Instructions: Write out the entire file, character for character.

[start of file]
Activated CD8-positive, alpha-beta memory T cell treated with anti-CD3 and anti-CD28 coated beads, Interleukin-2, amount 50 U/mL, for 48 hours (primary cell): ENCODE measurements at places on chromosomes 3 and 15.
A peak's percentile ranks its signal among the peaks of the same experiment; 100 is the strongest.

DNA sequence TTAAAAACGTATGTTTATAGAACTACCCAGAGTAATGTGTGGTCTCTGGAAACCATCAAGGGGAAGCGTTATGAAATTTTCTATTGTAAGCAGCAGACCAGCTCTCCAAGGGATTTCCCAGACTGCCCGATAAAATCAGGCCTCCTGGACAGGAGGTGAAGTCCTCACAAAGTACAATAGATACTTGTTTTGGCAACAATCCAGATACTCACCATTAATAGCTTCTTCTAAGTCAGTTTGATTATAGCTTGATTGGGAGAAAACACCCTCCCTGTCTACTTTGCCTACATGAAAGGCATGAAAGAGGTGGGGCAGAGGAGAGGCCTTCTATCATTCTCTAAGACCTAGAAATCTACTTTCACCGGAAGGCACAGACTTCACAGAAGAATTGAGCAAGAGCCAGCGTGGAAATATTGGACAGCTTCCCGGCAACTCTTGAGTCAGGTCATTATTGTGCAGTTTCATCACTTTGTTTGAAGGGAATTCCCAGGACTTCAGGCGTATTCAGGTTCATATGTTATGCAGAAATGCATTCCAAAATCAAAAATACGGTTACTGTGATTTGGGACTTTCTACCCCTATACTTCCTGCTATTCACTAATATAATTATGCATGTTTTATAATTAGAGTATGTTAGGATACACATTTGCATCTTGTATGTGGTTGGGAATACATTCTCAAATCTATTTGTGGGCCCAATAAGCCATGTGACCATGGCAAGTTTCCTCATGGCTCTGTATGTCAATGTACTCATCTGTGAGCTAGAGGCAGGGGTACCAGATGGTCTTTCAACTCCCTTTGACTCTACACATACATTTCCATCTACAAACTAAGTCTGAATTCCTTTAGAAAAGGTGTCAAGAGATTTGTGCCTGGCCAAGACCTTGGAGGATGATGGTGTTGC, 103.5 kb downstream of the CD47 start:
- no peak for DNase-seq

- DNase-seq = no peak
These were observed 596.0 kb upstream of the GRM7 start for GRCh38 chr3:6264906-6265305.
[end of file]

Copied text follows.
Activated CD8-positive, alpha-beta memory T cell treated with anti-CD3 and anti-CD28 coated beads, Interleukin-2, amount 50 U/mL, for 48 hours (primary cell): ENCODE measurements at places on chromosomes 3 and 15.
A peak's percentile ranks its signal among the peaks of the same experiment; 100 is the strongest.

DNA sequence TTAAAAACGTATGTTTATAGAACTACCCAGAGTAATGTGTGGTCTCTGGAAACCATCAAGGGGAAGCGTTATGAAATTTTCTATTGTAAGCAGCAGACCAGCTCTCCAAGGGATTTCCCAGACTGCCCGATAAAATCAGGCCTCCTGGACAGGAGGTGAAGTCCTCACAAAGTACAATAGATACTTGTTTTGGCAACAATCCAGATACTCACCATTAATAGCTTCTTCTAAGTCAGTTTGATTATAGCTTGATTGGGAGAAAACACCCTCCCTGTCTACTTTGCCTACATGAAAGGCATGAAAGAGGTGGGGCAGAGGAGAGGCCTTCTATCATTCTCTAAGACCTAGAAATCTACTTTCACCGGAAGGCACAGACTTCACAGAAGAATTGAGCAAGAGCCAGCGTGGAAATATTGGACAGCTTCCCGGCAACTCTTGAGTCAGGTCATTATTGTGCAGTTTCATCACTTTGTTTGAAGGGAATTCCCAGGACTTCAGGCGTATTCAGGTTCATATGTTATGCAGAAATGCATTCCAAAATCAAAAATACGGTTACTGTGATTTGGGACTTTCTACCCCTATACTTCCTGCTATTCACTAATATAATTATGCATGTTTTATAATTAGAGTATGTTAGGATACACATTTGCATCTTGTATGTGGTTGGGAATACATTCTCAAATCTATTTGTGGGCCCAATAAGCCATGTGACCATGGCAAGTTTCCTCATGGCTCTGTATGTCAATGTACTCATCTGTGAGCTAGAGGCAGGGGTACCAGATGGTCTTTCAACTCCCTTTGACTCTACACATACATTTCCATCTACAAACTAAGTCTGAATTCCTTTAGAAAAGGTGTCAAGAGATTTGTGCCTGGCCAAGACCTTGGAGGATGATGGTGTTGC, 103.5 kb downstream of the CD47 start:
- no peak for DNase-seq

- DNase-seq = no peak
These were observed 596.0 kb upstream of the GRM7 start for GRCh38 chr3:6264906-6265305.